In view of the known efficacy of their oral application, is there anything to be gained by their external application as a constituent of cosmetics, and, moreover, how can we obtain absolute proof of their absorption by the epidermis? Even supposing that any positive answer can be found to these queries, is not the cosmetician poaching on the preserve of medicine by employing them, providing always that he advertises special claims for his goods attributed to their vitamin content?

(Poucher, 1941, pp. 420-421)

However, as the amount of vitamins contained in skin creams was low some chemists were prepared to accept that they might be doing some good even although the evidence was still thin.

There is as yet no detailed published evidence that vitamin A, in clinical practice, possesses any cosmetic effect. On the other hand, it is quite innocuous and, to the author’s mind, scientific experiments have not shown that its inclusion in certain creams may not be of some benefit.

(Harry, 1944, p. 84)

Post war

The war years saw a good deal of effort put into educating the general population about good nutrition and by the time hostilities ended it is hard to imagine that anyone in the United States would not be aware of the importance of vitamins. The American pharmaceutical industry saw vitamins as a major revenue source and heavily promoted them as well; their vitamin advertising having long embraced the idea of the ‘necessity’ of purchasing mulit-vitamin tablets from local drug stores so that they could be taken each and every day.

Cosmetic companies still promoted the use of vitamins in skin creams but there were now very few stand-alone vitamin creams on the market, Elizabeth Arden’s Ardena Vitamin Cream being one exception. In general, vitamins were added to masks, dry skin creams, night creams or were used in a supporting role by adding ‘additional benefits’ to whatever was being promoted at the time, whether it be lanolin, royal jelly, hormones, a moisture balm or something else.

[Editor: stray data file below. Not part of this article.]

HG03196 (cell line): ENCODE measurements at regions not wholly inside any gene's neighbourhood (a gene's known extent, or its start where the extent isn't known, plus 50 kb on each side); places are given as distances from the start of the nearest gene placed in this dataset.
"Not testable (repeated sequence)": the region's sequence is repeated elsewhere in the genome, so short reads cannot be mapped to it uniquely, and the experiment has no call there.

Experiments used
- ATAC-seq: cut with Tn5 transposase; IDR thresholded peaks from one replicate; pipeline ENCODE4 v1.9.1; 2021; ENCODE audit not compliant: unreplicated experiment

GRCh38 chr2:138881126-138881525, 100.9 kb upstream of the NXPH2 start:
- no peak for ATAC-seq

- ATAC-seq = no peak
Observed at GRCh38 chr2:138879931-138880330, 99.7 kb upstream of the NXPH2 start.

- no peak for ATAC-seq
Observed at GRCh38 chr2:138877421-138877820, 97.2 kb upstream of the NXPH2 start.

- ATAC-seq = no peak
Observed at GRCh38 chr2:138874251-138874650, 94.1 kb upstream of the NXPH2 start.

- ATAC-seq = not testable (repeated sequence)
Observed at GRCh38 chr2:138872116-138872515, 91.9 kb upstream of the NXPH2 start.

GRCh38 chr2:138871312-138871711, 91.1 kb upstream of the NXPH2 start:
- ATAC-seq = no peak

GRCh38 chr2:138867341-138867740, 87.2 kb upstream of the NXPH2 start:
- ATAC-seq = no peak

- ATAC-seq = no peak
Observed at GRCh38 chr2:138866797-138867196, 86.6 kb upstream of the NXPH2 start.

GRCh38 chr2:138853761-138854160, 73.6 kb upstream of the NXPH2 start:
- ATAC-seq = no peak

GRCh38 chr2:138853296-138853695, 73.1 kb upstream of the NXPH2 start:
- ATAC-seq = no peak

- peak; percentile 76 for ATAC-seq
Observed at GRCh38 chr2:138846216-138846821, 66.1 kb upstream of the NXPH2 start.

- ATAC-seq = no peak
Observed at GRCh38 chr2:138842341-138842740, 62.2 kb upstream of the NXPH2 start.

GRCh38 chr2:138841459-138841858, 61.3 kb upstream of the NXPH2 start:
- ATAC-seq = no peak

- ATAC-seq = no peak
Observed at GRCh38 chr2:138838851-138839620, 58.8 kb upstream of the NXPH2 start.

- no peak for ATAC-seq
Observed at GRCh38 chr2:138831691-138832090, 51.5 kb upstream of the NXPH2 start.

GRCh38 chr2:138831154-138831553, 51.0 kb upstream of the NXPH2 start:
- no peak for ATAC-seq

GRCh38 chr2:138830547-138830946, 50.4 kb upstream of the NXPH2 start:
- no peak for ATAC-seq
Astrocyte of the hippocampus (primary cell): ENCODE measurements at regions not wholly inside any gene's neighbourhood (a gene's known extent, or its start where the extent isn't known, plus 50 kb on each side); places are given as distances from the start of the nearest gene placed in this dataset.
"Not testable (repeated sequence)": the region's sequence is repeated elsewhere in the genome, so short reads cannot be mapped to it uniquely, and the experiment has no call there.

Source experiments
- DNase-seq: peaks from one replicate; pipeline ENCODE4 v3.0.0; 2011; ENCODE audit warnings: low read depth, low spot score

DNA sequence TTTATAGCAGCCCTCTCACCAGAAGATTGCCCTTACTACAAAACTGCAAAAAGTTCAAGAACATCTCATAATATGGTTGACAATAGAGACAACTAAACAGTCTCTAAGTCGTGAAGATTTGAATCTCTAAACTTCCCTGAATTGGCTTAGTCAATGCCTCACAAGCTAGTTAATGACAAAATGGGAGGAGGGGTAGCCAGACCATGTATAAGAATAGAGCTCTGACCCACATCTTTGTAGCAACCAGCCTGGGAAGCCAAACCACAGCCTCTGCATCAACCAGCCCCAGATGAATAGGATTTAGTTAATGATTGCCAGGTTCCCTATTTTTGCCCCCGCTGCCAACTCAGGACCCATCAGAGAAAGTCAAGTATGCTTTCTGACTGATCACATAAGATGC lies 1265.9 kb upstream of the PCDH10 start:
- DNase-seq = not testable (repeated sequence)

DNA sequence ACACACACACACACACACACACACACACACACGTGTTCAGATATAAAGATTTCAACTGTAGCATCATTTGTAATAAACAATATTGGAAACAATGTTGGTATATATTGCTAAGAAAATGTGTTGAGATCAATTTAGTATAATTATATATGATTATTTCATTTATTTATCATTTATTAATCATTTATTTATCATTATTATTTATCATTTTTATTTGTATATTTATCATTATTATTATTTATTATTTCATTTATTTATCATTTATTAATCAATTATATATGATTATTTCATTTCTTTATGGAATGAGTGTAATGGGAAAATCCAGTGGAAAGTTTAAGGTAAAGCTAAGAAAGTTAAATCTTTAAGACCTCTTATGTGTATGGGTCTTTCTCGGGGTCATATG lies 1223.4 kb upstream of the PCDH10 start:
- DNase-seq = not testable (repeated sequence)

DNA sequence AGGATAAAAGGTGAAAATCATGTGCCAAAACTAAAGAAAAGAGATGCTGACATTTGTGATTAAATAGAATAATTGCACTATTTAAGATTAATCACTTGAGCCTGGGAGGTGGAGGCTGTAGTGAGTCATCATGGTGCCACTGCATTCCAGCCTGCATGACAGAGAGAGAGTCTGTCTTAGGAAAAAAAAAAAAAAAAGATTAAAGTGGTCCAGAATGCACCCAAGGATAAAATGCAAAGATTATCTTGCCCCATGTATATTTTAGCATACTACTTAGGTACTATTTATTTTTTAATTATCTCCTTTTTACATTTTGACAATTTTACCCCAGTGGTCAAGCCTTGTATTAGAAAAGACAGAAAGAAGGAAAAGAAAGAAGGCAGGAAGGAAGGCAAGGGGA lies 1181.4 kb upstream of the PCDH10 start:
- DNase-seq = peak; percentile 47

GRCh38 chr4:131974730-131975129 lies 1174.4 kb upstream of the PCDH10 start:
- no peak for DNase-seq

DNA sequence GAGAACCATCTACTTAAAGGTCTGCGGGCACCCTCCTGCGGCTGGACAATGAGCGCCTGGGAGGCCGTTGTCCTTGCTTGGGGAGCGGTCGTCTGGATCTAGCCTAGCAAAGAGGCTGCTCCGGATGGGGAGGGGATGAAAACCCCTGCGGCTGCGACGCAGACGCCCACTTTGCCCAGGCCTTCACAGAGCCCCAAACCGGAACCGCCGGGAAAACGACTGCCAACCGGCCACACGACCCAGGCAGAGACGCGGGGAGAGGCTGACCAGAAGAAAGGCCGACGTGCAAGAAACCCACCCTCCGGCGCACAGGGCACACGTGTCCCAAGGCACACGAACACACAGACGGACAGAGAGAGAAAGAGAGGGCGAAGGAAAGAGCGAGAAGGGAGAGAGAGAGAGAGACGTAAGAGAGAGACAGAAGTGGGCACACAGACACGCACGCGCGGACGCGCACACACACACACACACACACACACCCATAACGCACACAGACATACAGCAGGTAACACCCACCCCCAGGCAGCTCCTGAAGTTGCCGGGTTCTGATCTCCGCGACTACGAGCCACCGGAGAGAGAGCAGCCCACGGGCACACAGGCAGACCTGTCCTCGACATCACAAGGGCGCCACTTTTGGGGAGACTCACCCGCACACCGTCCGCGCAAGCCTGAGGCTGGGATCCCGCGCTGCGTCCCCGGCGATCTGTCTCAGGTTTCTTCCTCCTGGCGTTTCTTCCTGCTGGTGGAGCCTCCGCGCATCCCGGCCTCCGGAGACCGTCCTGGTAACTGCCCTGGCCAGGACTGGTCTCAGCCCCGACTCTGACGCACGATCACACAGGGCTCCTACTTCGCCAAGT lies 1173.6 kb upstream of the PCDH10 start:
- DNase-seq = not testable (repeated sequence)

This situation would change when Denham Harman’s [1916-2014] free radical theory of ageing – developed in 1956 – gained traction. This led cosmetic companies to renew their interest in promoting vitamins A, C and E in skin creams, this time concentrating on their role as antioxidants.

Updated: 28th November 2016

Sources

Bishai, D., & Nalubola, R. (2002). The history of food fortification in the United States: Its relevance for current fortification efforts in developing countries. Economic Development and Cultural Change, 51(1), 37-53.

deNavarre, M. G. (1933). Vitamins A and D in cosmetics. The American Perfumer & Essential Oil Review. May, 121-132.

Dorothy Gray. (1939). Your lovely skin. New York: Author.

deNavarre, M. G. (1941). The chemistry and manufacture of cosmetics. Boston: D. Van Nostrand Company.

Harry, R. G. (1944). Modern cosmeticology. (2nd ed.). London: Leonard Hill.

Jellinek, J. S. (1970). Formulation and function of cosmetics (G. L. Fenton, Trans.). New York: Wiley-Interscience.

McDowell, l. R. (2013). Vitamin history, the early years. Epub: University of Florida.

Phillips, M. C. (1934). Skin deep. The truth about beauty aids. New York: Garden City Publishing.

Poucher, W. A. (1941). Perfumes, cosmetics and soaps (5th ed., Vol. 1.) New York: D. Van Nostrand Company.

Stabile, T. (1969). Cosmetics: Trick or treat? (3rd ed.). New York: Arco Publishing Company, Inc.

Wells, F. V. (1953). Hormone and vitamin creams. The American Perfumer & Essential Oil Review. February, 117-121.